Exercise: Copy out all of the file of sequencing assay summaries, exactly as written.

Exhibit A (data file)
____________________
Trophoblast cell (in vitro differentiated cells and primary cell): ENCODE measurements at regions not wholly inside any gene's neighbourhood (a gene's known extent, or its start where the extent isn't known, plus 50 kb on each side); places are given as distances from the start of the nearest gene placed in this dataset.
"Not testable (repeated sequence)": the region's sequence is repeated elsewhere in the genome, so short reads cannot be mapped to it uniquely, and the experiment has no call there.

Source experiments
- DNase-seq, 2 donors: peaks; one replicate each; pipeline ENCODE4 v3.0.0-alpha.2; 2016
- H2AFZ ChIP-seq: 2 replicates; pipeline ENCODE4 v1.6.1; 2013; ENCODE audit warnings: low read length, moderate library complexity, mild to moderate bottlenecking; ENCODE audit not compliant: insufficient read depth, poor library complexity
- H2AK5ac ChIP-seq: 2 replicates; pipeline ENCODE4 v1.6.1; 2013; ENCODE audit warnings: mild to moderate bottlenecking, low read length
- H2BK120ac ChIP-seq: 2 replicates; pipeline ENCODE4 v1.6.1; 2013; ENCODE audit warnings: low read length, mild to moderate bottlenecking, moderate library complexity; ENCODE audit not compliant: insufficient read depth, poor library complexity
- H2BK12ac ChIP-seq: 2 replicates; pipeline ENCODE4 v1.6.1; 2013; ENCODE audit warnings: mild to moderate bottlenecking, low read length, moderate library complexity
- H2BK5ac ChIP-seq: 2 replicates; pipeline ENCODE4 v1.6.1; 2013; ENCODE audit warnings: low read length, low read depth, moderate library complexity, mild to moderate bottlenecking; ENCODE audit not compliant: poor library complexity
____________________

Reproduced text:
Trophoblast cell (in vitro differentiated cells and primary cell): ENCODE measurements at regions not wholly inside any gene's neighbourhood (a gene's known extent, or its start where the extent isn't known, plus 50 kb on each side); places are given as distances from the start of the nearest gene placed in this dataset.
"Not testable (repeated sequence)": the region's sequence is repeated elsewhere in the genome, so short reads cannot be mapped to it uniquely, and the experiment has no call there.

Source experiments
- DNase-seq, 2 donors: peaks; one replicate each; pipeline ENCODE4 v3.0.0-alpha.2; 2016
- H2AFZ ChIP-seq: 2 replicates; pipeline ENCODE4 v1.6.1; 2013; ENCODE audit warnings: low read length, moderate library complexity, mild to moderate bottlenecking; ENCODE audit not compliant: insufficient read depth, poor library complexity
- H2AK5ac ChIP-seq: 2 replicates; pipeline ENCODE4 v1.6.1; 2013; ENCODE audit warnings: mild to moderate bottlenecking, low read length
- H2BK120ac ChIP-seq: 2 replicates; pipeline ENCODE4 v1.6.1; 2013; ENCODE audit warnings: low read length, mild to moderate bottlenecking, moderate library complexity; ENCODE audit not compliant: insufficient read depth, poor library complexity
- H2BK12ac ChIP-seq: 2 replicates; pipeline ENCODE4 v1.6.1; 2013; ENCODE audit warnings: mild to moderate bottlenecking, low read length, moderate library complexity
- H2BK5ac ChIP-seq: 2 replicates; pipeline ENCODE4 v1.6.1; 2013; ENCODE audit warnings: low read length, low read depth, moderate library complexity, mild to moderate bottlenecking; ENCODE audit not compliant: poor library complexity